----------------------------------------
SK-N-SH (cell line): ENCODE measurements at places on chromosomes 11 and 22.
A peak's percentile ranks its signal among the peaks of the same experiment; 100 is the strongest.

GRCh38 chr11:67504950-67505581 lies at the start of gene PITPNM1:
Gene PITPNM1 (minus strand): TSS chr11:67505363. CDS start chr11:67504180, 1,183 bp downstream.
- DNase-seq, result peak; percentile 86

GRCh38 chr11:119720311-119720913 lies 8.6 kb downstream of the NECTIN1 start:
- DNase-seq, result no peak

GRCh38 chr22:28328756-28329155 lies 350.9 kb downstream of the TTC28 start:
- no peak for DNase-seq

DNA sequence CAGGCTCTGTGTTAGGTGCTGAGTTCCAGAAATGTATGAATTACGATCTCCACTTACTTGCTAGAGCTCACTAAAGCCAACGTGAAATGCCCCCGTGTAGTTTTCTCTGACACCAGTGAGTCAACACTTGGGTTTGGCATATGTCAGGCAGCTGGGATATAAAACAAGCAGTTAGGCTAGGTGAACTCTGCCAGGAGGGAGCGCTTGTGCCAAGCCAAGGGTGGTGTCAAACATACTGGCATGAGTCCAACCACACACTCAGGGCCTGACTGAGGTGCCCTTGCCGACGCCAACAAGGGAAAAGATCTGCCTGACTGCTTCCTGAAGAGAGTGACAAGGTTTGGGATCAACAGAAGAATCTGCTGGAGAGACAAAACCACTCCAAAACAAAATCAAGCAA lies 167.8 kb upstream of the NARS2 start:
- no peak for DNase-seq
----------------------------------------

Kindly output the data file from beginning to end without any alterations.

SK-N-SH (cell line): ENCODE measurements at places on chromosomes 11 and 22.
A peak's percentile ranks its signal among the peaks of the same experiment; 100 is the strongest.

GRCh38 chr11:67504950-67505581 lies at the start of gene PITPNM1:
Gene PITPNM1 (minus strand): TSS chr11:67505363. CDS start chr11:67504180, 1,183 bp downstream.
- DNase-seq, result peak; percentile 86

GRCh38 chr11:119720311-119720913 lies 8.6 kb downstream of the NECTIN1 start:
- DNase-seq, result no peak

GRCh38 chr22:28328756-28329155 lies 350.9 kb downstream of the TTC28 start:
- no peak for DNase-seq

DNA sequence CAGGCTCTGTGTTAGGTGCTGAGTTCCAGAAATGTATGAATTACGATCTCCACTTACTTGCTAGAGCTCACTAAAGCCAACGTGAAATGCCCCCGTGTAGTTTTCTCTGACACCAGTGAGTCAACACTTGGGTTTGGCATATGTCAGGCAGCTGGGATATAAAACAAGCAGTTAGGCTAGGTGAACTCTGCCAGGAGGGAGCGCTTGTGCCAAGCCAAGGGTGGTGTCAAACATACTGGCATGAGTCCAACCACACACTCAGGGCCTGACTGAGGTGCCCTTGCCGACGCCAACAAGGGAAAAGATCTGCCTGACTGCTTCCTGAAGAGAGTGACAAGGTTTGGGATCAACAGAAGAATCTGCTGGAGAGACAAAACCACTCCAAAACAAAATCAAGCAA lies 167.8 kb upstream of the NARS2 start:
- no peak for DNase-seq